Community and justice: The challenges of bicultural partnership to policy on assisted reproductive technology
David Bourget (Western Ontario)
David Chalmers (ANU, NYU)
Rafael De Clercq
Ezio Di Nucci
Jonathan Jenkins Ichikawa
Jack Alan Reynolds
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Bioethics 10 (3):212–221 (1996)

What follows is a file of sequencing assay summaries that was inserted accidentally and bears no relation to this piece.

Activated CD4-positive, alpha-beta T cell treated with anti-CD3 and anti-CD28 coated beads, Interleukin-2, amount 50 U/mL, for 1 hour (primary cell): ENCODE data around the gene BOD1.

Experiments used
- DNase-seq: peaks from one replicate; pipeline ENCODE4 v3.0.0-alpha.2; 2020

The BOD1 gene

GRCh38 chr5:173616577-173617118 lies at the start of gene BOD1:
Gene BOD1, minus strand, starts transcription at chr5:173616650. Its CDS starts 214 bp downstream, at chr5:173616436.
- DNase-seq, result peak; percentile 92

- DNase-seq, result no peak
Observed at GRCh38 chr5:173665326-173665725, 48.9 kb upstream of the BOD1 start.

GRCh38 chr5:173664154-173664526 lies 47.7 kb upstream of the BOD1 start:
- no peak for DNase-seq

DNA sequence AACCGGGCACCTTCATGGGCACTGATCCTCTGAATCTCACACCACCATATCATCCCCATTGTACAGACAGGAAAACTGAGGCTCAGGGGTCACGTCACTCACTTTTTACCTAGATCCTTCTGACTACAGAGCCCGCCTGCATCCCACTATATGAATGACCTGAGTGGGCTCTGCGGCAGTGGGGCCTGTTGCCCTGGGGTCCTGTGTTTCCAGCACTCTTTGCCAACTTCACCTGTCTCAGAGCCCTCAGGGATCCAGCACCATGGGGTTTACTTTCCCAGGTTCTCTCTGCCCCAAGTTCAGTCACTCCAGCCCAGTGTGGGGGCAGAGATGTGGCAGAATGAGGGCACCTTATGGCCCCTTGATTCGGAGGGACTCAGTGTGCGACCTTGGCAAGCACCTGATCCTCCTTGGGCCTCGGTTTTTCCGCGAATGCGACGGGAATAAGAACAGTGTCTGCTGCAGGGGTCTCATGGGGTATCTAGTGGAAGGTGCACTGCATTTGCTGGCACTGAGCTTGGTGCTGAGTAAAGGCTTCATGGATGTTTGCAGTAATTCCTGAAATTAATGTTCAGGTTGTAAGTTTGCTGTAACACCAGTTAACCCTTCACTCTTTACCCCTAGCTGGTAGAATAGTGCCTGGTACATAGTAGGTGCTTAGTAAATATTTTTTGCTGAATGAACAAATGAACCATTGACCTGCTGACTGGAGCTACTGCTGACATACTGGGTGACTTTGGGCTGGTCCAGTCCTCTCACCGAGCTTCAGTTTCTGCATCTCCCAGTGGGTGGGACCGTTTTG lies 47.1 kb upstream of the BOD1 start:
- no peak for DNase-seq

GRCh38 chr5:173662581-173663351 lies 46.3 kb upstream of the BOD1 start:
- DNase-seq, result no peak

Listening to other cultures offers challenges to our fundamental assumptions and world views. In New Zealand public policy on Assisted Reproductive Technology is being worked out in a society committed to the development of bicultural partnership honouring the Treaty of Waitangi, a treaty with the indigenous people.Strong claims to the cultural significance of genetic heritage by Maori have made apparent to non-Maori their own assumptions. These claims also resist reductive understandings of genetics.In this paper I review, as a Pakeha ethicist, initiatives taken in New Zealand, and the impact of bicultural development on public policy on ART. I also discuss some of the issues this raises for western bioethics as it relates to non-western approaches and include reference to the significance of genetic heritage as it is affecting guidelines for donor insemination and surrogacy
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